The actual making of the movie provides the backdrop for the remainder of “Their Finest,” with amusing details about thrashing out a script and the cheesy special effects. But the most important element involves casting—not so much of the supposed stars, who are photogenic but bland, but of the supporting players. One of them is Carl Lundbeck (Jake Lacy), a hunky American pilot who’s abruptly written into the plot—despite a singular lack of acting talent—at the urging of the Minister of War (a delicious cameo by Jeremy Irons), a frustrated actor who believes the appealing to the U.S. audience might induce the Yanks to abandon their neutrality and join the conflict.
That’s a plot thread that yields a few pleasant moments, but far more are provided by Ambrose Hilliard (Bill Nighy), a washed-up actor hired to play the heroic girls’ boozy old uncle. Painting a perfect portrait of a has-been unable to give up the pretense of being a matinee idol, Nighy embodies a man who believes the whole world should revolve around him, yet brings an underlying vulnerability to the character as well. In the process he steals every scene he’s in—including those with his agent Sammy Smith (Eddie Marsan) and Sammy’s hard-nosed sister Sophie (Helen McCrory), both excellent. One might be tempted to say that he does so effortlessly, but that wouldn’t be accurate, since one can see Nighy using every actor’s trick in the book to bring Hilliard to life; but the result approaches something like perfection. (A pity he and Irons don’t have a scene together.)
That’s not to say, however, that Arterton and Claflin are thrown completely into the shade. She brings warmth and strength to the part of a woman emerging from her shell, and he demolishes the image of the handsome stud from “The Hunger Games” with his turn as an undernourished, bespectacled cynic who gradually warms romantically to his office-mate, though he must struggle to overcome his outmoded sense of male superiority. As Catrin and Tom grow closer, of course, she must deal with Ellis, and this is the one aspect of the story that doesn’t come off; the relationship never feels convincing in the first place, but the means of resolving Catrin’s ambivalence has a rote quality. The filmmakers redeem themselves, however, with a twist that most viewers won’t see coming (and many will deplore). Like an earlier turn involving Sammy and Hilliard, however, it serves the salutary function of reminding audiences that all was not sweetness and light at a historical moment when things could change very quickly, and very brutally.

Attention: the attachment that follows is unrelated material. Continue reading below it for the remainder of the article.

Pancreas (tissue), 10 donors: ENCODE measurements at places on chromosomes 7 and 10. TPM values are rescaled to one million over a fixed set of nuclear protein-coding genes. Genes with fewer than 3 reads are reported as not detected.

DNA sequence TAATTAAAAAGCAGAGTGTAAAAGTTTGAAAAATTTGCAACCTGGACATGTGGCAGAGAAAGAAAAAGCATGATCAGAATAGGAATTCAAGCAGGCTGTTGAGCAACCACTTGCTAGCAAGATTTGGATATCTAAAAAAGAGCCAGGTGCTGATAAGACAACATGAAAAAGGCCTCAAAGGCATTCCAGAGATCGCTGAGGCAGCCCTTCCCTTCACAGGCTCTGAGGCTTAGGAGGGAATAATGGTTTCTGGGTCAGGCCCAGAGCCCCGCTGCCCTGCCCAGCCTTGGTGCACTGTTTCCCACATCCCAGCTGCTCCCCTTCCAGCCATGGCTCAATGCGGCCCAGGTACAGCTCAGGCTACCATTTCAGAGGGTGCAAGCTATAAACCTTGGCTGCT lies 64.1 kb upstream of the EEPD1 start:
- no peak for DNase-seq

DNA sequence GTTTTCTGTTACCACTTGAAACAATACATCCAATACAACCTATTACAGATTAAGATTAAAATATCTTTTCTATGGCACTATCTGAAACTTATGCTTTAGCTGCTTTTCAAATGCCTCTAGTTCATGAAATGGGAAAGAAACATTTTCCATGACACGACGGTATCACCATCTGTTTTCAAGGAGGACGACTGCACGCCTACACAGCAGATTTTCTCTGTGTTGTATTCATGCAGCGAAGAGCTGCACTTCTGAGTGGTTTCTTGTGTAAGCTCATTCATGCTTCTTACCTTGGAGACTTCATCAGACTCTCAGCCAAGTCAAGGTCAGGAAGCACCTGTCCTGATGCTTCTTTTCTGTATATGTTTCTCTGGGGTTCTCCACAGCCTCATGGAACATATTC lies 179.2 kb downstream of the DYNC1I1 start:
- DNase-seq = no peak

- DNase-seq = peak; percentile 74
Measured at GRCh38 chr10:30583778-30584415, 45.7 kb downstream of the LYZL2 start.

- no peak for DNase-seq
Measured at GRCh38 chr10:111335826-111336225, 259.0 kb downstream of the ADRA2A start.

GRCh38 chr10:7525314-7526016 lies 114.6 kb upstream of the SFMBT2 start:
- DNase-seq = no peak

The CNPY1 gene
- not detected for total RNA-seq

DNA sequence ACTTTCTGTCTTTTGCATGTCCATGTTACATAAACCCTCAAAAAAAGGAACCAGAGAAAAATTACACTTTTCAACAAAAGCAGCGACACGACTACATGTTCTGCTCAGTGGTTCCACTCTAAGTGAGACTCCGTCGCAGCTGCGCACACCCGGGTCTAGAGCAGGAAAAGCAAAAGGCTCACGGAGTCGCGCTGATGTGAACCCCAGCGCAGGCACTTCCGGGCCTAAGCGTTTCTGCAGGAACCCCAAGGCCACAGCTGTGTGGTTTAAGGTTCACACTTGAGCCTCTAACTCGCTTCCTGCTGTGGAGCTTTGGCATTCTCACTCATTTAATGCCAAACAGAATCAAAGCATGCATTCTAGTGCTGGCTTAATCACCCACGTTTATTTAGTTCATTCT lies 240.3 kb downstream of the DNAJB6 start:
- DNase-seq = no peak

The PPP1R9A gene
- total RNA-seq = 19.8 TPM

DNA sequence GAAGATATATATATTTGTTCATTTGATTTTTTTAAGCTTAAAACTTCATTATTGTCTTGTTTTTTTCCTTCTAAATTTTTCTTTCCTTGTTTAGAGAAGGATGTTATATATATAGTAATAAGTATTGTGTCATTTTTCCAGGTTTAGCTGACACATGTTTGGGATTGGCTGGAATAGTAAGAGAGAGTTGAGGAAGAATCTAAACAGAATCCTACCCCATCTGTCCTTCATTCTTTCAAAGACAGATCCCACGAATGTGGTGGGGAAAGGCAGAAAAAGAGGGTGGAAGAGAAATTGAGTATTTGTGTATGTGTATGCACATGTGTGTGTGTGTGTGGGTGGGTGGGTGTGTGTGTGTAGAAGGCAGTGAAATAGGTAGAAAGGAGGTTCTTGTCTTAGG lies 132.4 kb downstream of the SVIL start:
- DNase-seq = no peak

“Their Finest” makes do on a modest budget, and though that sometimes shows (the sequences of devastation as bombs rain down on the streets are small-scaled), overall the film looks fine, with nifty period detail provided by production designer Alice Normington and costumer Charlotte Walter and expert widescreen cinematography by Sebastian Blenkov; and while Rachel Portman’s score is occasionally overbearing, it fits with the film’s traditional visual style.
With a rich vein of comedy and romance in the midst of tragedy, an undercurrent of feminism and an overwhelming love of filmmaking itself, Scherfig’s movie touches many bases with remarkable dexterity, providing ample opportunity for a superb ensemble cast to shine along the way. The titular adjective is not out of place in this instance: this is one of the most sheerly enjoyable movies released thus far this year.